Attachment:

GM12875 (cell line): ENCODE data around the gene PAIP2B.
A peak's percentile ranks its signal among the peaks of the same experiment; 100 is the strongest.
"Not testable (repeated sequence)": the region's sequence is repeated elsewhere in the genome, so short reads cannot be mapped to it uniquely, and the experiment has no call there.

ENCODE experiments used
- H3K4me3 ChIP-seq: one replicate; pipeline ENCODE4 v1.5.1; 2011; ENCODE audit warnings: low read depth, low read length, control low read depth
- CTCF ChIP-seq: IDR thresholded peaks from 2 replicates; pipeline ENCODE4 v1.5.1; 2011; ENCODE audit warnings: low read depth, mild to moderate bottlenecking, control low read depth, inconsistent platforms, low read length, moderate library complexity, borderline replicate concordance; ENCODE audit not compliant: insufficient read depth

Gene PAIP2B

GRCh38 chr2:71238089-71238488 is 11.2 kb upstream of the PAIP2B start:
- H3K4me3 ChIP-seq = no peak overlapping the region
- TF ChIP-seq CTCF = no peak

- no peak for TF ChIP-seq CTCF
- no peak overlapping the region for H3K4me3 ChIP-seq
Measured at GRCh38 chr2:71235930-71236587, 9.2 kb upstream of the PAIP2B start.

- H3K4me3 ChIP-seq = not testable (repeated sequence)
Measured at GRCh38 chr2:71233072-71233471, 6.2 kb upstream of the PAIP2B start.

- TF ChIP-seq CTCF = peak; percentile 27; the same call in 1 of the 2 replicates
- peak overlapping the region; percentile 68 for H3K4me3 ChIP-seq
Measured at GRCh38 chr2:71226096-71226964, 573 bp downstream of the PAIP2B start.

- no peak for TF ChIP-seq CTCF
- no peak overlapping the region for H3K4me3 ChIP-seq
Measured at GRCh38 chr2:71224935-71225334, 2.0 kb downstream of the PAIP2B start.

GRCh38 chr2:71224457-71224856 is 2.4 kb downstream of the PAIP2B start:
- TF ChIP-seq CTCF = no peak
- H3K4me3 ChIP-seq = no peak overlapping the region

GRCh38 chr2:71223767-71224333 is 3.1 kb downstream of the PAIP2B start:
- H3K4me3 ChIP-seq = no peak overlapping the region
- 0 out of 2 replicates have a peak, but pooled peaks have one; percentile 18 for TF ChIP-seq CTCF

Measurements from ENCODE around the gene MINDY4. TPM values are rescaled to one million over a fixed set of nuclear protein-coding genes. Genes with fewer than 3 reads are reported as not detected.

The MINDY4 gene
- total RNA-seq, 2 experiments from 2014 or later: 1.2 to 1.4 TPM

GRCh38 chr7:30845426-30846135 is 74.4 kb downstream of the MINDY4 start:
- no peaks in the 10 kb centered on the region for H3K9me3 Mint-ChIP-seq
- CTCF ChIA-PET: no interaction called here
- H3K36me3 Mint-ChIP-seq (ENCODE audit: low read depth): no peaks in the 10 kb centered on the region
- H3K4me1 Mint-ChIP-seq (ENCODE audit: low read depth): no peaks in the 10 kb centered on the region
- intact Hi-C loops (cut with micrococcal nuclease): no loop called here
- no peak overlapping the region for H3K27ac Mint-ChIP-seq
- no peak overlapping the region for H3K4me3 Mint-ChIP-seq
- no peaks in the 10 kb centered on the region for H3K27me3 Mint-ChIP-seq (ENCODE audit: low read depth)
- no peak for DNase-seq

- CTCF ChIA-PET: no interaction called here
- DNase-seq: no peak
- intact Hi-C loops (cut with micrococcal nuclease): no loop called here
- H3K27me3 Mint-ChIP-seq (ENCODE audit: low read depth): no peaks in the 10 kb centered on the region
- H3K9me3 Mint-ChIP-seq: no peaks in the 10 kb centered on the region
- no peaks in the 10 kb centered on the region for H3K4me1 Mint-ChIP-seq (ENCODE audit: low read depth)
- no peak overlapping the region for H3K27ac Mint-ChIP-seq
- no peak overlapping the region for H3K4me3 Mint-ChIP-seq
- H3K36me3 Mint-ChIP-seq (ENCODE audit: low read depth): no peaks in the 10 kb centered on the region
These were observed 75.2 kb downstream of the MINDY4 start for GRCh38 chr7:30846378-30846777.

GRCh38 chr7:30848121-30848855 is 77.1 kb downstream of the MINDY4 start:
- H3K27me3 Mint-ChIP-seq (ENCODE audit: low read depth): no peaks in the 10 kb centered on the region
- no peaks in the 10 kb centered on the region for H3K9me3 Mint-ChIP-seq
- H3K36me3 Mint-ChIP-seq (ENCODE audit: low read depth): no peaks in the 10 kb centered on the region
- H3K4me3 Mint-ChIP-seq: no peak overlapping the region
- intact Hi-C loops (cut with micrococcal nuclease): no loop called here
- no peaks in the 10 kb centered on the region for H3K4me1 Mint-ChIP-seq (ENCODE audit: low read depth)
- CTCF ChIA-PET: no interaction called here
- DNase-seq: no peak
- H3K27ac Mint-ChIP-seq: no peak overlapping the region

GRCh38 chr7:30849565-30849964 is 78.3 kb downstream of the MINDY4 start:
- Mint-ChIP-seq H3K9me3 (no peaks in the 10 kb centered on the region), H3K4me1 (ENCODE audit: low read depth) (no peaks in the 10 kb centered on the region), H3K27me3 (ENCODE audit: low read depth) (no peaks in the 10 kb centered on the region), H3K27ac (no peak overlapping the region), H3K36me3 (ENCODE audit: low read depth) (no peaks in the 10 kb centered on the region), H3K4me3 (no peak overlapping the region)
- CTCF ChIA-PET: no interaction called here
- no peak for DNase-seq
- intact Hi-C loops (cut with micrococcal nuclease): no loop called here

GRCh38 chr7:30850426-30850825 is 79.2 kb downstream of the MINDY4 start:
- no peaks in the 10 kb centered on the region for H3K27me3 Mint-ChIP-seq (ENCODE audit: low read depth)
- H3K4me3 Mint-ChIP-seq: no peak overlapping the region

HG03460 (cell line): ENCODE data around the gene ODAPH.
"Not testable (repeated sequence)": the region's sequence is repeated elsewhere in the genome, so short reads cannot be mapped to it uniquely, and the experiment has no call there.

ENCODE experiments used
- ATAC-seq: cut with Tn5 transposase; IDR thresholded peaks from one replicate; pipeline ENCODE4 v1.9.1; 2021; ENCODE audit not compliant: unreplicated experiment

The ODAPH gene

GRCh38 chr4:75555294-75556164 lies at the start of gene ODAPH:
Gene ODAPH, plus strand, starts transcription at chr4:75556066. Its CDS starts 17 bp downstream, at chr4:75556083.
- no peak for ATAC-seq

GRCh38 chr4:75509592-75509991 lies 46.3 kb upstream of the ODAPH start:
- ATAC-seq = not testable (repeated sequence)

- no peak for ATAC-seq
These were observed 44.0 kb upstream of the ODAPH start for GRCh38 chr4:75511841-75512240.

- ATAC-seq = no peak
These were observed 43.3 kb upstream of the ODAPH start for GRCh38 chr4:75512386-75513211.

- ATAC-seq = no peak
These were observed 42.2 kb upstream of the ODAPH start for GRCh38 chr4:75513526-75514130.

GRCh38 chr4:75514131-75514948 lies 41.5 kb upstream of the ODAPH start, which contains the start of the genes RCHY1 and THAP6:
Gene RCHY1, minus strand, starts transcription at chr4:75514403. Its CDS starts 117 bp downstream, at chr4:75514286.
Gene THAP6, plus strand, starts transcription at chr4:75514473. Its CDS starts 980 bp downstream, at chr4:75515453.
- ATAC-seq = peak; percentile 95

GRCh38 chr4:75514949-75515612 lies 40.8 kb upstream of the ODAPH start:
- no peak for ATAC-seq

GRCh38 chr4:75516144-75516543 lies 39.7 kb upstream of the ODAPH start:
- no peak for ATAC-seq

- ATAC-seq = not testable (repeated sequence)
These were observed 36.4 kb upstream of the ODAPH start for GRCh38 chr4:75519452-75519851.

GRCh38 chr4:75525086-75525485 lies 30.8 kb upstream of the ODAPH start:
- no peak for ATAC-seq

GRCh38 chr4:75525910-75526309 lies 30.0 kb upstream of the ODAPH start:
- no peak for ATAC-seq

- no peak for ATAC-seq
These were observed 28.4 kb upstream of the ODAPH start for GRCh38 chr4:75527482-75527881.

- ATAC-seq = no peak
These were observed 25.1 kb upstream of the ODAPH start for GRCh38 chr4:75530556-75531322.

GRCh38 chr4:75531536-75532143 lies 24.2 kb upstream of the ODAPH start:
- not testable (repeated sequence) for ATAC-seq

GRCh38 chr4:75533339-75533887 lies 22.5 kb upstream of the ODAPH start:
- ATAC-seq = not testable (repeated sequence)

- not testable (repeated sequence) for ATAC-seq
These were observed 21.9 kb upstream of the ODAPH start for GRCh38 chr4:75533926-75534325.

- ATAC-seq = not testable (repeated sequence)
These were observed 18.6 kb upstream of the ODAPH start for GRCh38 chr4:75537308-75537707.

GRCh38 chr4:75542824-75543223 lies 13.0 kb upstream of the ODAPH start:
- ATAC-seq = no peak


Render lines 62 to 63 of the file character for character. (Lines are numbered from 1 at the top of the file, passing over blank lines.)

- Mint-ChIP-seq H3K9me3 (no peaks in the 10 kb centered on the region), H3K4me1 (ENCODE audit: low read depth) (no peaks in the 10 kb centered on the region), H3K27me3 (ENCODE audit: low read depth) (no peaks in the 10 kb centered on the region), H3K27ac (no peak overlapping the region), H3K36me3 (ENCODE audit: low read depth) (no peaks in the 10 kb centered on the region), H3K4me3 (no peak overlapping the region)
- CTCF ChIA-PET: no interaction called here